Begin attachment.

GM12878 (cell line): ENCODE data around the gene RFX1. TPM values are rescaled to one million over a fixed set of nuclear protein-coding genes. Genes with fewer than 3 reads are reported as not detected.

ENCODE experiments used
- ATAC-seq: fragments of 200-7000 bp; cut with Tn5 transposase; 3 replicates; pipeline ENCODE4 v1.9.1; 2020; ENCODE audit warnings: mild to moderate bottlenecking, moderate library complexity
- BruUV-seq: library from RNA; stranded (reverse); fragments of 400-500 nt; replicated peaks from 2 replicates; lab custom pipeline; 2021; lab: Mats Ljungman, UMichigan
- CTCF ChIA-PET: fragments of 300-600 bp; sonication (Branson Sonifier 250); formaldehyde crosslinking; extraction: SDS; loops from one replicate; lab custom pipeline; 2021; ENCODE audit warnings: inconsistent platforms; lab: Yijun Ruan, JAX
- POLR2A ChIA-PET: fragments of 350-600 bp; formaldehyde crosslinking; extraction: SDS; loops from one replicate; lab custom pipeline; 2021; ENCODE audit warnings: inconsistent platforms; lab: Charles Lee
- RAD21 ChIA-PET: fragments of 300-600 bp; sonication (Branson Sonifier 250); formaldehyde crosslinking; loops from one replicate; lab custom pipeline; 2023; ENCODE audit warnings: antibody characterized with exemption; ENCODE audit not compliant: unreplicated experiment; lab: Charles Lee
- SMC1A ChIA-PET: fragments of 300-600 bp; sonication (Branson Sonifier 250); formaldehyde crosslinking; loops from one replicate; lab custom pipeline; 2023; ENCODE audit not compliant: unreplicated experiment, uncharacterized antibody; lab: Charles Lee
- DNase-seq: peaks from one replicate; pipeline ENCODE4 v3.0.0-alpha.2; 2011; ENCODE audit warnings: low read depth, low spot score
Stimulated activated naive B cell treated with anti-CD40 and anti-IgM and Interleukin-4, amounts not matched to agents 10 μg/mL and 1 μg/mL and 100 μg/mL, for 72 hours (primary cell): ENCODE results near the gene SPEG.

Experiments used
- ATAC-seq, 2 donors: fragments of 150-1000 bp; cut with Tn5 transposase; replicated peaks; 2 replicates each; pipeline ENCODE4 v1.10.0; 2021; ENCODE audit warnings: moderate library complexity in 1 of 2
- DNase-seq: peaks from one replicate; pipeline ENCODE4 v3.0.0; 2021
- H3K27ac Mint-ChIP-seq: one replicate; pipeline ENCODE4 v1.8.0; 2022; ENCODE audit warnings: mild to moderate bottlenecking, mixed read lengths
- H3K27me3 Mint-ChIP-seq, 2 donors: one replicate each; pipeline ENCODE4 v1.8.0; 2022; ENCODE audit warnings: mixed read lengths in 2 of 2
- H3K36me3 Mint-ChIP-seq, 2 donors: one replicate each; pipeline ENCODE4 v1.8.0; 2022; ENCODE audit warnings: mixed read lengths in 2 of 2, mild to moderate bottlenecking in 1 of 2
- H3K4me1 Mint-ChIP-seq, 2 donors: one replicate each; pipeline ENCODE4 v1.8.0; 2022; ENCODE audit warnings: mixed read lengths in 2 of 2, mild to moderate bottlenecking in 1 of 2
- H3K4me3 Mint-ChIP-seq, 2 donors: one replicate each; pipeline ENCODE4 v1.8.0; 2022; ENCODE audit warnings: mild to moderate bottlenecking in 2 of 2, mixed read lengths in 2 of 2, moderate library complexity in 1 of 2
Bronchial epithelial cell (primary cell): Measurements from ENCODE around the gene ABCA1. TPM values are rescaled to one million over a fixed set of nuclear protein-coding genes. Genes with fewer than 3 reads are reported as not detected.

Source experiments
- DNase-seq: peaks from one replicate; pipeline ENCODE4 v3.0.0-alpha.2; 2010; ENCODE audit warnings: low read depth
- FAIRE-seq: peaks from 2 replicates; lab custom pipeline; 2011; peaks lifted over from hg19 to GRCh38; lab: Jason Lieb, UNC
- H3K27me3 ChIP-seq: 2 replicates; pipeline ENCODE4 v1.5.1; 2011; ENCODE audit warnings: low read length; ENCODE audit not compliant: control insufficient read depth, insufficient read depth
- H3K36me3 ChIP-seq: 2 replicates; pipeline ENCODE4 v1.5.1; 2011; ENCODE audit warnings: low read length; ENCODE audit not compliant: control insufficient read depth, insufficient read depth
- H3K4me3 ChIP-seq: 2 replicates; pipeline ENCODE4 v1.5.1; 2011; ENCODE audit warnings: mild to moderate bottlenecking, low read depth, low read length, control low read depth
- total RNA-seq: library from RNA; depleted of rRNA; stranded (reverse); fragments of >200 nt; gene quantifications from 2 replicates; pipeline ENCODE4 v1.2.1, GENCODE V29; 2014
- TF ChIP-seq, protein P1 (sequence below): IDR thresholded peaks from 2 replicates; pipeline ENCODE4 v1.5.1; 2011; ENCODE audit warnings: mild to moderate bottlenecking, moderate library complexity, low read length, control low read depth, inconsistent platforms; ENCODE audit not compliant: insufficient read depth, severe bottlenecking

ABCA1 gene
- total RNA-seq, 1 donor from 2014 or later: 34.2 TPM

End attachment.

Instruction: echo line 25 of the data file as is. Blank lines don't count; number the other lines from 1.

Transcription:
- H3K4me3 ChIP-seq: 2 replicates; pipeline ENCODE4 v1.5.1; 2011; ENCODE audit warnings: mild to moderate bottlenecking, low read depth, low read length, control low read depth